Imagine you’re on a plane, and the safety demonstration comes on. Your eyes have probably already glazed over.

But listen, because when they talk about cabin pressure and oxygen masks, they give you a piece of advice that you will probably never hear anywhere else:

‘Please make sure your own mask is secure before helping your children.’

But that’s so counter intuitive!

Where else in life do parents get this advice? Help yourself? Before your child? Surely a good mum or dad should always put their kids first?

So why do they ask you to do this? It is not because they think adults matter more than children, or because grownups need oxygen quicker, or even because they want you to be selfish.

They ask you to do it for one reason: if you cannot breathe, you will not be able to help your children. And that is no good for anyone.

Now imagine trying to parent a child who had arrived in your home after years in the care system.

  • They will have suffered abuse or neglect at the hands of their birth parents.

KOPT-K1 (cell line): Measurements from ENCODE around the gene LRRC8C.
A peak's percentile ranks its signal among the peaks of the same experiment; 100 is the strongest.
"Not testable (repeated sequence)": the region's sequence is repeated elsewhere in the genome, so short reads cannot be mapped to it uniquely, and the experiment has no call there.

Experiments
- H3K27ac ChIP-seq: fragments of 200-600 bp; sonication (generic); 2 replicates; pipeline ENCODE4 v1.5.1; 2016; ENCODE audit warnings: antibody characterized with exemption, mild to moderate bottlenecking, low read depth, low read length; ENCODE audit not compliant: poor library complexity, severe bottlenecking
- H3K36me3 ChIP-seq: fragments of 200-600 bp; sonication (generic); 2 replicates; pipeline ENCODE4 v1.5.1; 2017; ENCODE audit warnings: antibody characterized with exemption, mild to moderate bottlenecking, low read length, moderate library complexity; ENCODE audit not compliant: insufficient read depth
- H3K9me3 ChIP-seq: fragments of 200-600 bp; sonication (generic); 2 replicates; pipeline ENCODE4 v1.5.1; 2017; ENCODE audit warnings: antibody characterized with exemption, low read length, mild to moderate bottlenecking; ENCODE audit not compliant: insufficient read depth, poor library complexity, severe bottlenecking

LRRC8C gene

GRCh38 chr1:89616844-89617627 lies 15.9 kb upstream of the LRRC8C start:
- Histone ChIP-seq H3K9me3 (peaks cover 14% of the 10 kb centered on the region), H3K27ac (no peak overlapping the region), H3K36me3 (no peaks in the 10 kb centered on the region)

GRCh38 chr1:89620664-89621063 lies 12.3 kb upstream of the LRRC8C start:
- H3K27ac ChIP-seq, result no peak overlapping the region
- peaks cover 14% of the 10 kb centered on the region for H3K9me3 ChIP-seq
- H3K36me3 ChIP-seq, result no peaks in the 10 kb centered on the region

• Their early experiences will have left them with social and behavioural problems, which you will have to deal with on a daily basis.
  • They will need to be looked after, desperately.

But if you do not look after yourself, you will not be capable of looking after them.

The one rule

Most adoptive parents are caring for children who suffered abuse or neglect in their early lives. Trainer Coordinator Bob Barnes trains these parents for Adoption UK.

“In training sessions, we try never to impose any rules. But the one rule that we have is: make time for yourself. We ask parents to talk about what they have been doing that’s just for them. They tell us about every imaginable thing, and it’s different for everyone. But the important thing is that they have something.”

Time together

If you have a partner, it is also important to make time for your relationship. When all of your energy is being sucked into caring for a hurt child, it is easy to take out your frustration on the people who love you the most.

Sandra, an adoptive parent says: “I go to dinner with my partner at least once a month, and we’re only allowed to talk about the children for the first five minutes. It’s quite a discipline!”

How you make time for yourself is up to you. But the main thing is to give yourself space, to get help when you need it, and to never feel selfish for taking a little time for you.

Take a breath, and you will be able to help them to breathe.

Why not visit our Forums and see what other adoptive parents recommend: Forum